What tires for Grinduro?

Since the very first Grinduro in 2015, the number one question riders have pondered is what tire to run. Should you choose a traditional, fast-rolling gravel tire to give you the speed on those fast, open stage sections, or a more nobbly, MTB-esque profile to give you the edge in the singletrack stages?

Then there’s the option of tire size and width… 650b or 700c? Comfort for the long haul, or keep the weight down and the speed high?

With five unique rounds in 2024 and all with their own specific quirks and features, it’s a tough ask to recommend one ultimate go-to tire. The fast-rolling sandy trails of coastal Tuscany will help crank up the fun factor, but watch out for those loose corners. The green rolling hills of the Eifel may mean Grinduro Germany is devoid of rocks, but those tree roots are gonna rattle you! And the mountainous area of Minakami means Grinduro Japan will throw everything at you, all while assaulting your eyes with the dreamiest landscapes you’ll ever see.

Canyon Schwalbe Tires

As global tire sponsor for the Grinduro series, we thought Schwalbe would be a good place to start in our quest for tire nirvana. Grant Wildman shared his advice on what would make the perfect setup for Grinduro.

“Personally, I opt for a bigger-is-better stance when it comes to off-road tyres. More and more we are finding that bigger tyres mean faster riding. Bigger tyres mean you can run lower pressures and in turn, this improves power transfer over rough surfaces making you faster! All while lowering fatigue and of course increasing grip! What’s not to love!

But it’s all a balancing act. Go too big or too low-pressure and things get draggy. Go too narrow or pressures too high and your retinas might detach as you wash out in a corner!

Riders with a mountain bike background will be more familiar with this idea and often go for comfort and grip over flat-out speed. Road riders traditionally opt for narrower faster tread patterns wanting speed over comfort.

I think a 700c (622) with a 45mm tyre (50mm if you have room in your frame and fork) is the sweet spot for a gravel/drop bar bike. Bigger wheels roll faster when up to speed, so why not add some comfort and grip with a wider tyre!”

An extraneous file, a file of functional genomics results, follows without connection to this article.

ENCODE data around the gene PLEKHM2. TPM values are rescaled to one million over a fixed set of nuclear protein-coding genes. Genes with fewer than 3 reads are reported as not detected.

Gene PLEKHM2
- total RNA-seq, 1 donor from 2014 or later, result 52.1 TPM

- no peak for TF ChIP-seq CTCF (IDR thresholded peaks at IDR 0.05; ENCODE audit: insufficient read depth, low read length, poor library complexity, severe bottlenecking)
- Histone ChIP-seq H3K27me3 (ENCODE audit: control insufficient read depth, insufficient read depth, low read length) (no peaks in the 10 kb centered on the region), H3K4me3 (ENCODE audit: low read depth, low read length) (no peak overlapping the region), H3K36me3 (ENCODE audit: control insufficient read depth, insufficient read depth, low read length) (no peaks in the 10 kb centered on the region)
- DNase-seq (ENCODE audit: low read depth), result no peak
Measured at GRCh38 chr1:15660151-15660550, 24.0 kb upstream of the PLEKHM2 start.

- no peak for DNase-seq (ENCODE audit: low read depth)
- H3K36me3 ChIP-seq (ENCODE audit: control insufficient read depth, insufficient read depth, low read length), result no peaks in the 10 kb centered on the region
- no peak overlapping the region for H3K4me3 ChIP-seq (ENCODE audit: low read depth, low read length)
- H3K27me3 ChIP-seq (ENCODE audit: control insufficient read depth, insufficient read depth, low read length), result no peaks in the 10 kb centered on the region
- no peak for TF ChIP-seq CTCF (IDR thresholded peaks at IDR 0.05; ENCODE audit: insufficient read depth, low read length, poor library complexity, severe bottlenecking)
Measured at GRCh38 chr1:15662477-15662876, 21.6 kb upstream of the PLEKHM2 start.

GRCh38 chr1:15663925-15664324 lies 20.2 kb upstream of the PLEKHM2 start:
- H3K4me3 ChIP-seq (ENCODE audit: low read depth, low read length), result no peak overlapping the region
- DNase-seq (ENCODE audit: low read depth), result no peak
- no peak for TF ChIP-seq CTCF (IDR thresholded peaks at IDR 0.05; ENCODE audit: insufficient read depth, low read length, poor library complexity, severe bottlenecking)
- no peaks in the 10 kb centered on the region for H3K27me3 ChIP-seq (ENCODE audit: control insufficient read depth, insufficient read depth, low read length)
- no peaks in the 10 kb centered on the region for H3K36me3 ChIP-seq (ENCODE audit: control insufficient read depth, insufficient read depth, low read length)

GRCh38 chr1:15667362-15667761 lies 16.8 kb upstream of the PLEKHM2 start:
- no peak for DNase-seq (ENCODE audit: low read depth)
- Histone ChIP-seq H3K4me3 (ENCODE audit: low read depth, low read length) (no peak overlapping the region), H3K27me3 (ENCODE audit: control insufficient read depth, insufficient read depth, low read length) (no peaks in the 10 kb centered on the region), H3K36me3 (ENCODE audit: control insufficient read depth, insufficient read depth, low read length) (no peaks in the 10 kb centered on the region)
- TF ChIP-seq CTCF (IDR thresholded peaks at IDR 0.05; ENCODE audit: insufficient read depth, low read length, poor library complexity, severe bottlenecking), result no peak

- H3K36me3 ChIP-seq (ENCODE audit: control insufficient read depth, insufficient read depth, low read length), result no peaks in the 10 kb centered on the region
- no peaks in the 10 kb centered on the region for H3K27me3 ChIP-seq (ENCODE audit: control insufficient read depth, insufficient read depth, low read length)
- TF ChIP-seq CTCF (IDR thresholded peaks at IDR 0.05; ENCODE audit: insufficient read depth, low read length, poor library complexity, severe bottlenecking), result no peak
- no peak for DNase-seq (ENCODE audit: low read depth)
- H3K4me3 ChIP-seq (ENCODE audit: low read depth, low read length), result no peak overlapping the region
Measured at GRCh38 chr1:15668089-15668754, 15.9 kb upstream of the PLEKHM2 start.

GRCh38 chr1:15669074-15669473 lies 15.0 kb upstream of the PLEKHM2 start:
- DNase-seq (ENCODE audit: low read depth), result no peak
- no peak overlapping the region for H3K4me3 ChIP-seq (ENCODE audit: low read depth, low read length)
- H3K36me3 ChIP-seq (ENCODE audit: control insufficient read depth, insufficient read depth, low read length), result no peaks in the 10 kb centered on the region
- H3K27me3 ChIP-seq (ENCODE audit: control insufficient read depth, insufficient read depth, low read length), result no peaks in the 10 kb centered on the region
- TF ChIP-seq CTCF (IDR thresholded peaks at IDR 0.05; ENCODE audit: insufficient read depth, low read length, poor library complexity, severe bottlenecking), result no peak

Schwalbe tire display

It’s important to understand that this is all subjective to the rider, the bike and the terrain. There is no ‘one set up for everything’. Just remember there is always friendly face at the Schwalbe stand, who will be on hand to discuss your setup, show you what tread pattern will be best suited to the local terrain, while helping you tune your tyre pressure and top up that tubeless sealant that you forgot to check before the weekend.

If there’s anyone who knows a thing or two about racing Grinduro, it’s Dain Zaffke from Leatt. With a whole closet full of Grinduro finishing medals from Quincy in 2015 to the present day, Dain has a good idea of what works.

“For me, it’s 700c all the way. I ride 700x40c tires on my Grinduro rig, but I’d go 700x50c if I could fit them… but feeling sketchy at times is part of the fun” quipped Dain.

Gravel biking
Riding on Schwalbe tires

Can You Feel The Pressure?

How much PSI you pump into your tires is about as personal a choice as saddle selection – what is the Goldilocks pressure for one rider, may well be the personal Hell for another. Olly Townsend from Gravel Union had this to say from his experience in Mt. Shasta – “I ran 38psi in the rear and 35psi in front. This is slightly higher than what I would have preferred to run but given the abundance of sharp rocks on the gravel singletrack stages, I opted to play it safe.”

For those out there less interested in racing Grinduro for the win and more inclined to ride for a good time, James Deane from the Grinduro Planning Squad suggests going for the biggest, toughest tubeless tires that will fit in your frame “– that fast tire will roll like **** if you can’t keep air in it. Remember, it’s not a real race and you’ll have a heck of a lot more fun riding than fixing flats.”

“I gotta flat!” Whenever you hear that phrase, it’ll send quivers down your spine. No one wants to be sat at the side of the trail, innertube in hand, watching everyone riding on by… so come prepared! Grant recommends using Schwalbe Doc Blue tubeless sealant, approx. 40-60 ml per tire is all you’ll need for a 40c and 60 ml for a 2.2”

Jil Tomaschko, Marketing Manager Road/Gravel at Schwalbe, has prior experience at Grinduro Germany. Her recommendation for a great all-rounder for the Eifel is the Schwlabe G-One R, preferably 700x45c if clearance allows, otherwise 40.

A well-prepared Grinduro rider will pack their tool bag with a good hand pump, a couple of spare tubes and some trusty tire levers. There are tech support zones out on course, but you won’t want to have to walk to them!

Our final word of advice is not to take it all too seriously. Grinduro is about having fun and making memories!